B U F F A L O N E W S
Island student dies in crash
By STEPHEN T. WATSON
News Staff Reporter
Andrew Dlugosz, 20, an accomplished athlete at Grand Island High School who would have started his junior year at the University at Buffalo in two weeks, died in the crash.
Dlugosz was a passenger in a 2000 Chevrolet Blazer driven by his friend, Jason Van Dusen, also a 20-year-old Grand Island resident.
Van Dusen remained in the Trauma Intensive Care Unit at Erie County Medical Center Saturday night, according to a hospital official.
The crash occurred at 4:13 a.m. on the section of the Youngmann near Delaware Avenue, when Van Dusen's Blazer hit a 2005 Chevy sedan from behind, police said.
The Blazer careened into the highway guard rail and flipped over, throwing Van Dusen and Dlugosz - who were not wearing seat belts - out of the vehicle, Officer Richard Engler said.
A third passenger, who was wearing a seat belt, was not injured, said Engler, who did not identify the passenger. The occupants of the sedan were not hurt, the officer said.
Police closed a section of the highway for several hours Saturday while they investigated the crash.
Investigators are looking at alcohol and reckless driving as factors, according to town police.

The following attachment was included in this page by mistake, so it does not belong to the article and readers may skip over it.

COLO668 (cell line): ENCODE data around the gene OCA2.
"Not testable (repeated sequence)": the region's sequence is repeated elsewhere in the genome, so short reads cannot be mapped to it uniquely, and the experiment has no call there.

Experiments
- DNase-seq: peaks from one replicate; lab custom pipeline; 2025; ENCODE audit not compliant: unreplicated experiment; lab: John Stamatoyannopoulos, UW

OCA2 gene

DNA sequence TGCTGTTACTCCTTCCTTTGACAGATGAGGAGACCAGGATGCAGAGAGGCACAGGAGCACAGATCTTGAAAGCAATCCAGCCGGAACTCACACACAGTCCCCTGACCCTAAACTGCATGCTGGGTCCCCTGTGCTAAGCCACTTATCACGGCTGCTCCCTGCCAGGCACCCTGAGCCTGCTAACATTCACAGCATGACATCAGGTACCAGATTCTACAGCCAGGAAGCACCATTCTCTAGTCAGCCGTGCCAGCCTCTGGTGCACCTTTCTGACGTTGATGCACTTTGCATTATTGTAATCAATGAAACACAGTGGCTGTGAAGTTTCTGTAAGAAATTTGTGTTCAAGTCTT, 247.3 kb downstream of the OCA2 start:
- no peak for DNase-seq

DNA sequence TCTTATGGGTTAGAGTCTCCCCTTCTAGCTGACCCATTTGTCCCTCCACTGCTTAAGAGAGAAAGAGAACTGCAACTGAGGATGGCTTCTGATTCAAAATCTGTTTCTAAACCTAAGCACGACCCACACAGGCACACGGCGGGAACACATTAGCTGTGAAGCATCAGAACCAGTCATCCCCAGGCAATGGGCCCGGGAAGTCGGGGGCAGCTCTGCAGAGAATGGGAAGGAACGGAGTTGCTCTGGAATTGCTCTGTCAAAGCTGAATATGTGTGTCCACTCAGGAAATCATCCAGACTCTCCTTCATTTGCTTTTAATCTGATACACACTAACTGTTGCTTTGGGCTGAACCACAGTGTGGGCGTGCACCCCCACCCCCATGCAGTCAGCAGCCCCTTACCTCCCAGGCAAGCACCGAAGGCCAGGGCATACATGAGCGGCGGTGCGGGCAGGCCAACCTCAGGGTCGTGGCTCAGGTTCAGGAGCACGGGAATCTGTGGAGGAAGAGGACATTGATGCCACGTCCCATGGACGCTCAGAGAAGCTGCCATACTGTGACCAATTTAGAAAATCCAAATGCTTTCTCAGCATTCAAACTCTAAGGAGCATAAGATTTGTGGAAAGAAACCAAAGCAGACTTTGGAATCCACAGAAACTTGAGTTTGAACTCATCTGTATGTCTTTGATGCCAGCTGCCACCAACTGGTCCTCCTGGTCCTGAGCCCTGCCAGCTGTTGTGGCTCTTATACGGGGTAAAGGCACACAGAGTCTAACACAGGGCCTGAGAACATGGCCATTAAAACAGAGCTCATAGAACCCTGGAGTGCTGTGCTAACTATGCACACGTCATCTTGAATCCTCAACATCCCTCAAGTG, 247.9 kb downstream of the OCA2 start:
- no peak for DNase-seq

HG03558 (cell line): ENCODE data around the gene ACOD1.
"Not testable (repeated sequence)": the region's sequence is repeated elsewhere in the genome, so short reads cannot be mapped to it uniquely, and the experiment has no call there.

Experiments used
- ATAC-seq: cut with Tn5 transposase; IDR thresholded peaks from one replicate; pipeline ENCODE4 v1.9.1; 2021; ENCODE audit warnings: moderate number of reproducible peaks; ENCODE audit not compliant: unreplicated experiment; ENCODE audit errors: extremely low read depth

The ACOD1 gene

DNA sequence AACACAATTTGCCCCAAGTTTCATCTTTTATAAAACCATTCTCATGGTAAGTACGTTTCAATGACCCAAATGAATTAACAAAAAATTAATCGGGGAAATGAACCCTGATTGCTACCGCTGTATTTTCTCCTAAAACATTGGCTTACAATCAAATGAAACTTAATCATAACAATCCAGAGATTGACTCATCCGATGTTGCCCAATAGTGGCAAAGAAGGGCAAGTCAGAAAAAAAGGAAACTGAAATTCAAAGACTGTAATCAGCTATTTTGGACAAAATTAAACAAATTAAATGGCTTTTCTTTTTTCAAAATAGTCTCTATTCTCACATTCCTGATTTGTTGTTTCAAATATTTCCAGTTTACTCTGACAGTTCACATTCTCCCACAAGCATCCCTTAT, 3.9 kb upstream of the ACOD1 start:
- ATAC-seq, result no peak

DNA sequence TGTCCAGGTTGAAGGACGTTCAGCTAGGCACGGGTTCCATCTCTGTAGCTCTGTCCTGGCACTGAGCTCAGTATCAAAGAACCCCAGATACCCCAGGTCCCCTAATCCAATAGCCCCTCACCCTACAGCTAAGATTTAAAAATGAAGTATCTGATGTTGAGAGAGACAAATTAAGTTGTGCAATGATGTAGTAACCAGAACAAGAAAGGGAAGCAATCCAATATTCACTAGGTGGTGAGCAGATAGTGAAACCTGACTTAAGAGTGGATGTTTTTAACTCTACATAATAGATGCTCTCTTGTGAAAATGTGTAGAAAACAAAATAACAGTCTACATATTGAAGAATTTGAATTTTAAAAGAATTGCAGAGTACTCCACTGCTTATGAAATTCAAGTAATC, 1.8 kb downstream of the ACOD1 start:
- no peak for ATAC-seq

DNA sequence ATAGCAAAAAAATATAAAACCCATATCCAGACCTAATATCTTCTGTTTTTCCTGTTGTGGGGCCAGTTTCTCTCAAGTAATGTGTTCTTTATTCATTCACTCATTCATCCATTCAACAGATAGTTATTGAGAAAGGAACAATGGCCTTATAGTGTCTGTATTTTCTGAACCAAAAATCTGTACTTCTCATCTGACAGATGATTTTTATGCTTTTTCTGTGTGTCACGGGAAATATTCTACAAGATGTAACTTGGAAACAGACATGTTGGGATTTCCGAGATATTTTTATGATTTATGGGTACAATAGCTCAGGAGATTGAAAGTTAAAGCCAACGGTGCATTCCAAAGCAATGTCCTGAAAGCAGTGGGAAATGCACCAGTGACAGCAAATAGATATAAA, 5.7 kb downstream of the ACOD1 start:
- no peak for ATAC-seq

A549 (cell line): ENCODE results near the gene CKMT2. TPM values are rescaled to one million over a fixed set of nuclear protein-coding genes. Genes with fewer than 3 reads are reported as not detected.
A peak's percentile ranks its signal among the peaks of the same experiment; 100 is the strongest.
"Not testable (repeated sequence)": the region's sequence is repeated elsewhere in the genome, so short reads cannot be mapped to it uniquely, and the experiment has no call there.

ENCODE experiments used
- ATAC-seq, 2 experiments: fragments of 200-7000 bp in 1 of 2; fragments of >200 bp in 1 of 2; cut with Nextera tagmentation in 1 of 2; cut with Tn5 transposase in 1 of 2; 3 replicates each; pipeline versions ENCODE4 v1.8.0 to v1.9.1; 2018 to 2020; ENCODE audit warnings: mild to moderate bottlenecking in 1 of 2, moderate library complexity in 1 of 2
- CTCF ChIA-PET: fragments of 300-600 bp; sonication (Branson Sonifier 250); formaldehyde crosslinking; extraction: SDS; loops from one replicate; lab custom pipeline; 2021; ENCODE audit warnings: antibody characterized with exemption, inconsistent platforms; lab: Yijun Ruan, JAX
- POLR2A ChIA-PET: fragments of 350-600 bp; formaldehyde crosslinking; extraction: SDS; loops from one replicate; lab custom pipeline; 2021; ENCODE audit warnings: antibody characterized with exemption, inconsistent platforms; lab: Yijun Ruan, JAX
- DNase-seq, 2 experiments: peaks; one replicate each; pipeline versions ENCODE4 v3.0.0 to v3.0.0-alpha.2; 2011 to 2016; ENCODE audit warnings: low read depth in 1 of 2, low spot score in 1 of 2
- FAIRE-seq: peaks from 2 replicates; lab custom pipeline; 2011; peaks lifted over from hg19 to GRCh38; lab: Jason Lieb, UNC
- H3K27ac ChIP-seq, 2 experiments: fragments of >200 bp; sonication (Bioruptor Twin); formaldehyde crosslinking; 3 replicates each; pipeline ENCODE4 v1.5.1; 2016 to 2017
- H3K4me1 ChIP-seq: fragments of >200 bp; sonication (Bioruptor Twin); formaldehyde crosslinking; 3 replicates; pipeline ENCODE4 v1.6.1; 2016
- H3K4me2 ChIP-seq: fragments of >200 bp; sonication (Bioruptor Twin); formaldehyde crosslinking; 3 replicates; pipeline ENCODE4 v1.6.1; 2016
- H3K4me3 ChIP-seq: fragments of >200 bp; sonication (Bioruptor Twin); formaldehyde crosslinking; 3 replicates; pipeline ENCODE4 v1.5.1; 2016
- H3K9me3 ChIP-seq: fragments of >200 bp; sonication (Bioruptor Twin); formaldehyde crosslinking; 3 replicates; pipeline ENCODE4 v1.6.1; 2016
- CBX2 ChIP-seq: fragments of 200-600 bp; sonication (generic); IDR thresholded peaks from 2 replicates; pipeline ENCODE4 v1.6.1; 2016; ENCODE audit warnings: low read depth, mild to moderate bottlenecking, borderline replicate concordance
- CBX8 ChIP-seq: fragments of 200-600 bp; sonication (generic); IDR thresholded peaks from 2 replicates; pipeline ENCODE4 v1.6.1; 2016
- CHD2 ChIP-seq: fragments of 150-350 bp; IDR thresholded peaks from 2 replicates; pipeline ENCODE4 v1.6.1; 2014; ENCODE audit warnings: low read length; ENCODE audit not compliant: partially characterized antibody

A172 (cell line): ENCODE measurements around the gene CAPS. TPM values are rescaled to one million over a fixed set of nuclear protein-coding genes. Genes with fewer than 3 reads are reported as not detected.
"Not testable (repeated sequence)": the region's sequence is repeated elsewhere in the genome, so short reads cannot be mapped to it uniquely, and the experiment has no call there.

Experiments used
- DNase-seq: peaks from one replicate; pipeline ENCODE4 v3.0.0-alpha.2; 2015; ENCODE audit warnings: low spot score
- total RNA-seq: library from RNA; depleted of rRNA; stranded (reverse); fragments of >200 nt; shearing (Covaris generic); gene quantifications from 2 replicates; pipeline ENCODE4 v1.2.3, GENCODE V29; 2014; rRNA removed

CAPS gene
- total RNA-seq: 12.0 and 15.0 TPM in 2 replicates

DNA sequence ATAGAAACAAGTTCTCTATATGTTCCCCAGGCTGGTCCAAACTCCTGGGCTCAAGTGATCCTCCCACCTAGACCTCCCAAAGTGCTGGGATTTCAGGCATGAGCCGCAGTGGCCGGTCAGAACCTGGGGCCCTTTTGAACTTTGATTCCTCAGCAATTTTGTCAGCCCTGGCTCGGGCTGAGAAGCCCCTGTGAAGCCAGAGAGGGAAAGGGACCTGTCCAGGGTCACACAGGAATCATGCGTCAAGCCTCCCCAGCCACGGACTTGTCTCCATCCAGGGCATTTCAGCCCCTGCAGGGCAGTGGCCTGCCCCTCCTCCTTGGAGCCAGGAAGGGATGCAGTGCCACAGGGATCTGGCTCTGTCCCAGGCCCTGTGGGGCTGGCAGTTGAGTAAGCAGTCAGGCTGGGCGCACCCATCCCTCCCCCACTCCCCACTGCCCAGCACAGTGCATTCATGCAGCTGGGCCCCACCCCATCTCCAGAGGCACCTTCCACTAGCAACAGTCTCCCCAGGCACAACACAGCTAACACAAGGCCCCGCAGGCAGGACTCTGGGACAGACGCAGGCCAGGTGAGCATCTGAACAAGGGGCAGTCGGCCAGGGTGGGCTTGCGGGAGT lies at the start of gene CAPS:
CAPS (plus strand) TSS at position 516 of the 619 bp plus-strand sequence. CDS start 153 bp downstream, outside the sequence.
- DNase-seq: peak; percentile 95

As word of the accident spread, a steady stream of Dlugosz's friends and schoolmates trekked to his parents' house on Grand Island to express their condolences and share their memories of Dlugosz.
Dlugosz was studying English and history at UB and was set on becoming a lawyer.
Friends and family described him as a determined athlete who had a sharp sense of humor and a willingness to challenge authority, within limits.
"He certainly did live his life with a certain intensity," said Dlugosz's father, Mike, as he sat in his dining room Saturday afternoon.
Andrew Dlugosz played football, lacrosse and soccer at Grand Island High School. He played football and lacrosse his junior year despite a significant back injury that ultimately sidelined him his senior year.
"He insisted on playing through the pain," Mike Dlugosz said.
He was perhaps best known on the island for a game he invented for his friends and neighbors that combined the rules of soccer and basketball.
Mike Dlugosz also recalled Andrew, at a very young age, debating with his mother, Frances, the rules of the household and why he had to obey them.
"You know, Mom, technically "because' is not a reason," Andrew Dlugosz said.
He loved his parents and siblings dearly, relatives said, and he never left the house without saying, "Love you, Dad. Love you, Mom," and giving everyone a hug.
"Those were the last words he said to me [Friday night]," said his father.